We’re always searching for someone to share in our experiences, and oftentimes we neglect those things we most enjoy simply because we have no one to enjoy them with. It’s fun to have someone to share experiences with, but we should be able to enjoy those experiences even when we’re alone. If we’re always waiting for the right person to show up in our lives, we may put off doing these things. Instead of going out and enjoying ourselves, we wind up staying home alone, sulking and feeling sorry for ourselves.
But what if it’s when we’re most content with doing things on our own, going out and enjoying life, pursuing our passions, expressing our creativity and the like, that we’re more likely to attract someone. And again, I’m not talking about actively seeking, or putting on a show for the purpose of trying to attract someone. I’m talking about being so engrossed in what you find enjoyable that you’re not even thinking about meeting anyone. And what you may not realize is that when others see you living from that place of genuine happiness and independence, it can be very attractive to them. You might find that there’s no need at all to approach others. When you’re radiating this kind of energy, others will be naturally drawn to you.
I’m not offering this as advice on how to attract a partner. Because as soon as you step back into that mindset you’re taking a step back from yourself. You’re back to thinking about finding someone, instead of focusing on what you need to be doing for yourself. And gradually, you begin neglecting your own needs and falling into the old pattern of trying to get other people’s attention.
What I’m talking about is coming to a place within yourself where you have no attachment to meeting someone else. Sure, there’s always that desire for companionship, and there’s nothing wrong with this so long as it doesn’t consume our thoughts and turn into desperation. What I mean is that we can still remain open to meeting someone, without the need to be with them. And whenever we do meet someone who might be a potential partner, we don’t lose sight of ourselves. We don’t allow ourselves to be distracted from what we’re doing in our lives. We stay true to that. We don’t compromise or neglect ourselves. And the attitude we cultivate toward prospective partners is one of detachment, take it or leave it. Because we don’t need that person to feel satisfied. When we learn to satisfy our own basic needs, to find contentment in ordinary life, and to find joy in expressing our passion, we already feel fulfilled. Being with someone else becomes more about sharing what we already have rather than trying to add something, trying to fill a void or get some sort of validation.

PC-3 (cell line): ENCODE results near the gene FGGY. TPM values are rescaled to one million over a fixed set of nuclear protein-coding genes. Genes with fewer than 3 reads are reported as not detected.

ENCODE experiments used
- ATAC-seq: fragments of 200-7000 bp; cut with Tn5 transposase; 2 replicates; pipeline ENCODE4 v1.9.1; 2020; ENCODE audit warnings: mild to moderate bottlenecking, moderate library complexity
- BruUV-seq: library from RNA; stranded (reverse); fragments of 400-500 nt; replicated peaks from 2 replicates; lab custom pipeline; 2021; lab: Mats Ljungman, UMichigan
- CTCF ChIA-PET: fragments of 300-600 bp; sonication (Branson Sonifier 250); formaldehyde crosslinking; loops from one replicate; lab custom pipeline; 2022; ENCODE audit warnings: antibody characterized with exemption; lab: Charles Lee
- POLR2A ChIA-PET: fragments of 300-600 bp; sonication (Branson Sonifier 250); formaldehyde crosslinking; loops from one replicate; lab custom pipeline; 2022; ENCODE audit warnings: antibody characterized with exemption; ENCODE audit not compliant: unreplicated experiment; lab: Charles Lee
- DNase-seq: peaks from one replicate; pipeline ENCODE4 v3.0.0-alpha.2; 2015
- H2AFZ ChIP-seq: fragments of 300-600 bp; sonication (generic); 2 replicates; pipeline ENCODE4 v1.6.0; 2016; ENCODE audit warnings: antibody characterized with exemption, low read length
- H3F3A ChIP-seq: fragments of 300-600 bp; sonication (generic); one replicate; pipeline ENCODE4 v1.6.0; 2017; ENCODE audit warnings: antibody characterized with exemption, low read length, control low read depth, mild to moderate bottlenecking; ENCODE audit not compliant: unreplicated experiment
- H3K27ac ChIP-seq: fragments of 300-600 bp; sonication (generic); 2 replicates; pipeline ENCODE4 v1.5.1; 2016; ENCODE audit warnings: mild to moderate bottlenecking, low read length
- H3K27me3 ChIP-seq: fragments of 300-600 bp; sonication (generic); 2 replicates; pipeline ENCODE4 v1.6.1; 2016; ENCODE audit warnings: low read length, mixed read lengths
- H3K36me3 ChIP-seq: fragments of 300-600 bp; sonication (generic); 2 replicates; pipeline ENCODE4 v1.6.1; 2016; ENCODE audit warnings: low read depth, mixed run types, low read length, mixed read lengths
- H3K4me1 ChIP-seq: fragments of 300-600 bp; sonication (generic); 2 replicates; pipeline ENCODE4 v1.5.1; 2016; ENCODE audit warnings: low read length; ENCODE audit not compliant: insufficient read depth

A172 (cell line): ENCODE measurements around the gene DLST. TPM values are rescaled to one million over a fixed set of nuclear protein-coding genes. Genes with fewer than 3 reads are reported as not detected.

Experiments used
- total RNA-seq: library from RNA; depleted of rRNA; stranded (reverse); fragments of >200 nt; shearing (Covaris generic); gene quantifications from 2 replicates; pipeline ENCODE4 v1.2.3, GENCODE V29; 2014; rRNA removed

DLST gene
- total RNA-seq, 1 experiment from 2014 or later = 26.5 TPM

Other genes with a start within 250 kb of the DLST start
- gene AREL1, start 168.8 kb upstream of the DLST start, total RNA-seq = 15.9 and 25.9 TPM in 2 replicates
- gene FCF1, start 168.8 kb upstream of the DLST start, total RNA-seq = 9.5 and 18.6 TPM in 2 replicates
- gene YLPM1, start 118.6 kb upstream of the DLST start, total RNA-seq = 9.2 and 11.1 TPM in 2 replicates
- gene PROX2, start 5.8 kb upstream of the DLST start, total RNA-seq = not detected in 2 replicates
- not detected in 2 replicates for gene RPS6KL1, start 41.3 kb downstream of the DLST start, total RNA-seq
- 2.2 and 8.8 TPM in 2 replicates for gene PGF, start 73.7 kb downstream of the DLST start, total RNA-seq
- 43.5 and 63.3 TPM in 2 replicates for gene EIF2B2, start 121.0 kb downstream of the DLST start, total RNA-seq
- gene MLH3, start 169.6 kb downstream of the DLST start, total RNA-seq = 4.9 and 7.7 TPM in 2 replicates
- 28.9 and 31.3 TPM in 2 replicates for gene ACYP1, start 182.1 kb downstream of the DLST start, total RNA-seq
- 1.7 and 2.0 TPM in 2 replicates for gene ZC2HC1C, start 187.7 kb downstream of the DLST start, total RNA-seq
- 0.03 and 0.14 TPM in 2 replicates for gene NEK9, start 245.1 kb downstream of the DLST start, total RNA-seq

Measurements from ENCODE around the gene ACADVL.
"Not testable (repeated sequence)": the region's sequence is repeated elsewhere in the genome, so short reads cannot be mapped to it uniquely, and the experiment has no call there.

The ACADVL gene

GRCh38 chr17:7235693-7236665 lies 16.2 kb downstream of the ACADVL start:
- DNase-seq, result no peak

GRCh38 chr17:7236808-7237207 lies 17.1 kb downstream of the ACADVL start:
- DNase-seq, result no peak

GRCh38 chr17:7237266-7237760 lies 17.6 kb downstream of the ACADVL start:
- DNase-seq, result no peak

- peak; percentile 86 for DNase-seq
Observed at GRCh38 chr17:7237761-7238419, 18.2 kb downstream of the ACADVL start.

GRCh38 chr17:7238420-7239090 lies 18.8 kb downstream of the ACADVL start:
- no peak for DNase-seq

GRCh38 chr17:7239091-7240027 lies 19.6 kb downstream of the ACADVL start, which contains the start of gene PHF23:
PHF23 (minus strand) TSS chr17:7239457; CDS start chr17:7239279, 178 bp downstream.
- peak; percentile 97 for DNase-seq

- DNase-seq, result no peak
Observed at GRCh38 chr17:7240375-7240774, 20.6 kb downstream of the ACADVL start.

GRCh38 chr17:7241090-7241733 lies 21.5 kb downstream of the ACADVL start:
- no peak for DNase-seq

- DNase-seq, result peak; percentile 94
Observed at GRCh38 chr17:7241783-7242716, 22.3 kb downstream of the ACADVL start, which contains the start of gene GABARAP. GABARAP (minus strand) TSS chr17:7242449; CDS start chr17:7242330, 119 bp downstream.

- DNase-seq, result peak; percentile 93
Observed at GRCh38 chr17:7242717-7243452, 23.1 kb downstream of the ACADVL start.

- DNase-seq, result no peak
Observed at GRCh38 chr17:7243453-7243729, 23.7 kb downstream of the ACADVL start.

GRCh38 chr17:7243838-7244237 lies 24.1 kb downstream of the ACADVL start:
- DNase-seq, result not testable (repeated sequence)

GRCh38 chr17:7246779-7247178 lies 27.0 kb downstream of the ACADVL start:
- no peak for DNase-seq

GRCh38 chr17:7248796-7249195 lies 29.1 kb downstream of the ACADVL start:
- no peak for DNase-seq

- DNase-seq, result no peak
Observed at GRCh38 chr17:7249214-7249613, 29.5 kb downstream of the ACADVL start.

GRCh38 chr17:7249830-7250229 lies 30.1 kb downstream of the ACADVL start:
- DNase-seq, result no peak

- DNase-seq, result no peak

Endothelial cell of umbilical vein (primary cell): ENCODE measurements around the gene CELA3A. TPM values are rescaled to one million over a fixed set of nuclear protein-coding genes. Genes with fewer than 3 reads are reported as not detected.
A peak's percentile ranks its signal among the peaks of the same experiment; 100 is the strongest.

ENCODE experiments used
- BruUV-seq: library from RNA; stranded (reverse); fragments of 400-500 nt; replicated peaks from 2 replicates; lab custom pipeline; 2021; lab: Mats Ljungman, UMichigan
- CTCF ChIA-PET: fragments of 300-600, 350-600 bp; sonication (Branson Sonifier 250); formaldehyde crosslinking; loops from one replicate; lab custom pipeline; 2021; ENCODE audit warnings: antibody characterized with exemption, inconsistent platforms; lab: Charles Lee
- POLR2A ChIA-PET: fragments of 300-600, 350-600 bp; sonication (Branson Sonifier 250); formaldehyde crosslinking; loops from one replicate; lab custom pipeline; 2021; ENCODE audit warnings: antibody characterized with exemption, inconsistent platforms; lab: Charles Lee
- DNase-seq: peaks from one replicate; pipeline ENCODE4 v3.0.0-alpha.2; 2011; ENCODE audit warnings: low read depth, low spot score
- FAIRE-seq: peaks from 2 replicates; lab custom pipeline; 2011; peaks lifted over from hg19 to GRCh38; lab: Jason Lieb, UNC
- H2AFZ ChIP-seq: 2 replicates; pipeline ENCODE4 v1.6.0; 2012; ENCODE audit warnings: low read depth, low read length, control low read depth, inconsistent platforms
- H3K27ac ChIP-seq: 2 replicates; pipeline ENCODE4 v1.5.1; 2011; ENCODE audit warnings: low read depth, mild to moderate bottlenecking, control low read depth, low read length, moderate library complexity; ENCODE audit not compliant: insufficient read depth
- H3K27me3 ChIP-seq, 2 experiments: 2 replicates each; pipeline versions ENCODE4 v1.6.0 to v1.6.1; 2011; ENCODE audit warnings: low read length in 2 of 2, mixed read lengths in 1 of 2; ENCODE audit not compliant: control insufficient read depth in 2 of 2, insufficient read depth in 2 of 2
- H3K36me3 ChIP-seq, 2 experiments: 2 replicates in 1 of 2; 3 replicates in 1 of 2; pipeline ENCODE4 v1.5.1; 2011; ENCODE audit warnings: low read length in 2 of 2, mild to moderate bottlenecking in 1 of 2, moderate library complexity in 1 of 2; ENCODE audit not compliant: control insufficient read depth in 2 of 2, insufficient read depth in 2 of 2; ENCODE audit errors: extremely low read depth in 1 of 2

So when we meet someone, coming from that place contentment and independence, we have a tendency to see them more clearly, and to behave in a way that’s more authentic. And if it turns out that they’re not a good match for us, or they don’t think we’re a good match for them, it’s no sweat. We simply let it go, because we weren’t attached to it in the first place. And that allows us to go on with our lives, to continue to put our thought and energy into the things we need to do for ourselves.
We place so much importance on finding a partner that we tend to forget that the most important relationship is the one we have with ourselves. And the more we focus on that relationship, learning to love ourselves more deeply, to cultivate a greater sense of self-worth and respect, and to find not only contentment, but also joy in being alone, the better prepared we are to connect more deeply and authentically with someone else. And with that sense of self-worth and respect, we’re also going to make better decisions in regard to who we date and how we date, because the level of respect we have for ourselves is going to be reflected by those we engage with. And anyone who doesn’t show us the same level of respect we have for ourselves, we won’t give time to. It’s only when we’re desperate to find someone that we’re willing to lower our standards, and that’s when we wind up wasting time and energy with someone who doesn’t truly value us.
So forget about trying to find someone. The best relationships happen naturally, and often very unexpectedly. In the meantime, focus on what you need to do for yourself. Focus on your passion. Allow your creativity and inspiration to be expressed. Learn about yourself. Discover what truly makes you happy. And work toward removing all the blockages that keep you from living authentically.